EN_01282177_0007 FER
Ferrari Press Agency Ref 8489 Selfies1 05/10/2017 See Ferrari text Picture must credit : World Animal Protection An animal charity says tourists wanting selfies with some of the world???s most endangered species is causing suffering.It says babies are being snatched from their mothers to fuel the demand for cute animal photosAccording to international welfare organisation World Animal Protection. The social media phenomenon is driving the suffering and exploitation of some of the world's most iconic animals in the Amazon jungle. Investigators from the group probed two Amazon gateway cities , Manaus in Brazil and Puerto Alegria, Peru.They said they found evidence animals such as sloths, monkeys , snakes and crocodiles are snatched from the wild, often illegally.It claims they are then used by irresponsible tour operators who cruelly exploit and injure wildlife to entertain and provide harmful photo opportunities for tourists. A spokesman said:??? In public view and behind the scenes, investigators uncovered evidence of cruelty being inflicted on wild animals???These included, according to World Animal Protection:??? Sloths captured from the wild, tied to trees with rope, not surviving longer than six months ;??? Birds such as toucans with severe abscesses on their feet ;??? Green anaconda snakes wounded and dehydrated ??? Caiman crocodiles restrained with rubber bands around their jaws ;??? An ocelot wild cat kept in a small barren cage ;??? A manatee held in a tiny tank in the forecourt of a local hotel and ??? A giant anteater, manhandled and beaten by its owner The welfare organisation???s CEP Steve McIvor said: "The wildlife selfie craze is a worldwide phenomenon fueled by tourists, many of whom are unaware of the abhorrent conditions and terrible treatment wild animals may endure to provide that special souvenir photo."Behind the scenes, wild animals are being taken from their mothers as babies and secretly kept in filthy, cramped conditions or rep
EN_01282177_0008 FER
Ferrari Press Agency Ref 8489 Selfies1 05/10/2017 See Ferrari text Picture must credit : World Animal Protection An animal charity says tourists wanting selfies with some of the world???s most endangered species is causing suffering.It says babies are being snatched from their mothers to fuel the demand for cute animal photosAccording to international welfare organisation World Animal Protection. The social media phenomenon is driving the suffering and exploitation of some of the world's most iconic animals in the Amazon jungle. Investigators from the group probed two Amazon gateway cities , Manaus in Brazil and Puerto Alegria, Peru.They said they found evidence animals such as sloths, monkeys , snakes and crocodiles are snatched from the wild, often illegally.It claims they are then used by irresponsible tour operators who cruelly exploit and injure wildlife to entertain and provide harmful photo opportunities for tourists. A spokesman said:??? In public view and behind the scenes, investigators uncovered evidence of cruelty being inflicted on wild animals???These included, according to World Animal Protection:??? Sloths captured from the wild, tied to trees with rope, not surviving longer than six months ;??? Birds such as toucans with severe abscesses on their feet ;??? Green anaconda snakes wounded and dehydrated ??? Caiman crocodiles restrained with rubber bands around their jaws ;??? An ocelot wild cat kept in a small barren cage ;??? A manatee held in a tiny tank in the forecourt of a local hotel and ??? A giant anteater, manhandled and beaten by its owner The welfare organisation???s CEP Steve McIvor said: "The wildlife selfie craze is a worldwide phenomenon fueled by tourists, many of whom are unaware of the abhorrent conditions and terrible treatment wild animals may endure to provide that special souvenir photo."Behind the scenes, wild animals are being taken from their mothers as babies and secretly kept in filthy, cramped conditions or rep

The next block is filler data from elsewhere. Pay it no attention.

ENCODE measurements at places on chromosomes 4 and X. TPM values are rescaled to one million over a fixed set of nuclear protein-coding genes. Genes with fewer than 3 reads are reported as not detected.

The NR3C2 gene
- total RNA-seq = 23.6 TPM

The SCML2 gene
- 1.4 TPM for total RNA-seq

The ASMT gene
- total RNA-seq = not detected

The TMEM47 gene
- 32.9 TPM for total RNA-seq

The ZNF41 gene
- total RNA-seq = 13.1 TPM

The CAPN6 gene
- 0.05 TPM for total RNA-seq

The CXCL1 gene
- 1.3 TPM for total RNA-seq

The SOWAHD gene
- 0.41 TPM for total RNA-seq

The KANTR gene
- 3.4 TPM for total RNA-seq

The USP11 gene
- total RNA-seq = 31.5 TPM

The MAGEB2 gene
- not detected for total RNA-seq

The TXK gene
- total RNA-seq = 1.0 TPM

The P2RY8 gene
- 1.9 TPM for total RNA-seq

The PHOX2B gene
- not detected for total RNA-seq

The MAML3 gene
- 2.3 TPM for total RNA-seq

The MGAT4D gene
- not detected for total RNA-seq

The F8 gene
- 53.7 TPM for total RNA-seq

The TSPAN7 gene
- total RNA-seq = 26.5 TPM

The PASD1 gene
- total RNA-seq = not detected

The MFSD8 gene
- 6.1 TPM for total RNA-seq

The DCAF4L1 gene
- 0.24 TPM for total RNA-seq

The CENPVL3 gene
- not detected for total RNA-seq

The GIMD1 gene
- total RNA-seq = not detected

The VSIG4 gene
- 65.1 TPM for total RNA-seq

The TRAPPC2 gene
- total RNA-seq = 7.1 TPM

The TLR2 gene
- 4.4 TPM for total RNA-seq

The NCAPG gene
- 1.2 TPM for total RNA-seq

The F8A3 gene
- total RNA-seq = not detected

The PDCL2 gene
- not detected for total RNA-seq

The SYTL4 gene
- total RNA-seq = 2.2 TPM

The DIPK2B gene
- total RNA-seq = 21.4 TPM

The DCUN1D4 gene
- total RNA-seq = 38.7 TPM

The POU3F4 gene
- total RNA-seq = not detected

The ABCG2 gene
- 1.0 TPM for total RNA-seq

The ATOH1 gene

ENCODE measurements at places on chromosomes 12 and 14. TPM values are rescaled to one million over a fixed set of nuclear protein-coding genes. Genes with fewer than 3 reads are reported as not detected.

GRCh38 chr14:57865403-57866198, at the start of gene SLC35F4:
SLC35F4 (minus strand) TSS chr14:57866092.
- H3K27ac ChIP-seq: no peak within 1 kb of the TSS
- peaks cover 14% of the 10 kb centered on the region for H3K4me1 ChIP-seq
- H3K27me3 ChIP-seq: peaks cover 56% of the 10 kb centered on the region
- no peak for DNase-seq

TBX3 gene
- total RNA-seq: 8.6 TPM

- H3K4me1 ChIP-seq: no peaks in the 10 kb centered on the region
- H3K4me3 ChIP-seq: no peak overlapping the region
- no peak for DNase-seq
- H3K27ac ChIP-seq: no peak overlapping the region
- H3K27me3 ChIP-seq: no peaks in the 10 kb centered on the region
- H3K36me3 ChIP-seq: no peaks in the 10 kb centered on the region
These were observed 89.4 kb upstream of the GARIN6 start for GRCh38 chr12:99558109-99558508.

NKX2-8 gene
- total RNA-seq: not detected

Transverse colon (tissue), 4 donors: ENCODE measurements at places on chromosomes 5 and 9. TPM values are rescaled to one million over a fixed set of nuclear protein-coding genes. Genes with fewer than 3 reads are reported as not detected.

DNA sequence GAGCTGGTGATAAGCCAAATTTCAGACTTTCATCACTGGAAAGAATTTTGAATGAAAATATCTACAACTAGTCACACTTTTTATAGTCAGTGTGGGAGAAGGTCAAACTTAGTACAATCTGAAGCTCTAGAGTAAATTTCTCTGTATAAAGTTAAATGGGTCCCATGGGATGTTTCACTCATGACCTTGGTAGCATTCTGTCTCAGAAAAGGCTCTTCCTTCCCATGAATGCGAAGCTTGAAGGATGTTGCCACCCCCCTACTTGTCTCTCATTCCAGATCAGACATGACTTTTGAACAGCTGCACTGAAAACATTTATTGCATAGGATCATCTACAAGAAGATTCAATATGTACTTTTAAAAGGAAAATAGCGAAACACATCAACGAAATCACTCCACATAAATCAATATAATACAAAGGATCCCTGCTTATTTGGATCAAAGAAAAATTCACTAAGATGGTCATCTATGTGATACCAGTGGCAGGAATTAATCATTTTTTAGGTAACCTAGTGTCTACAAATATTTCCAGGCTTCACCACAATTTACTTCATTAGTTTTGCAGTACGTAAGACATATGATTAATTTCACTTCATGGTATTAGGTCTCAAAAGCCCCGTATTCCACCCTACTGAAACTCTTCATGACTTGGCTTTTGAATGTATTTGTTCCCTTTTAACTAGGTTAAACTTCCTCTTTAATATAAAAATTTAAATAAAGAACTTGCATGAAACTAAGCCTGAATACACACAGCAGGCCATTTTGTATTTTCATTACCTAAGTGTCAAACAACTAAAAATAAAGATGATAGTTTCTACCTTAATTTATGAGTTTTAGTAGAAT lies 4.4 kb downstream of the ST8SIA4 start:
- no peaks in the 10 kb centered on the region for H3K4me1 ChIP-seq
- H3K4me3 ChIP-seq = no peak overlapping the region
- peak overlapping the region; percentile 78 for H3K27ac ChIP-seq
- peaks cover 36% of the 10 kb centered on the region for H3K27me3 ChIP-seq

EN_01282177_0009 FER
Ferrari Press Agency Ref 8489 Selfies1 05/10/2017 See Ferrari text Picture must credit : World Animal Protection An animal charity says tourists wanting selfies with some of the world???s most endangered species is causing suffering.It says babies are being snatched from their mothers to fuel the demand for cute animal photosAccording to international welfare organisation World Animal Protection. The social media phenomenon is driving the suffering and exploitation of some of the world's most iconic animals in the Amazon jungle. Investigators from the group probed two Amazon gateway cities , Manaus in Brazil and Puerto Alegria, Peru.They said they found evidence animals such as sloths, monkeys , snakes and crocodiles are snatched from the wild, often illegally.It claims they are then used by irresponsible tour operators who cruelly exploit and injure wildlife to entertain and provide harmful photo opportunities for tourists. A spokesman said:??? In public view and behind the scenes, investigators uncovered evidence of cruelty being inflicted on wild animals???These included, according to World Animal Protection:??? Sloths captured from the wild, tied to trees with rope, not surviving longer than six months ;??? Birds such as toucans with severe abscesses on their feet ;??? Green anaconda snakes wounded and dehydrated ??? Caiman crocodiles restrained with rubber bands around their jaws ;??? An ocelot wild cat kept in a small barren cage ;??? A manatee held in a tiny tank in the forecourt of a local hotel and ??? A giant anteater, manhandled and beaten by its owner The welfare organisation???s CEP Steve McIvor said: "The wildlife selfie craze is a worldwide phenomenon fueled by tourists, many of whom are unaware of the abhorrent conditions and terrible treatment wild animals may endure to provide that special souvenir photo."Behind the scenes, wild animals are being taken from their mothers as babies and secretly kept in filthy, cramped conditions or rep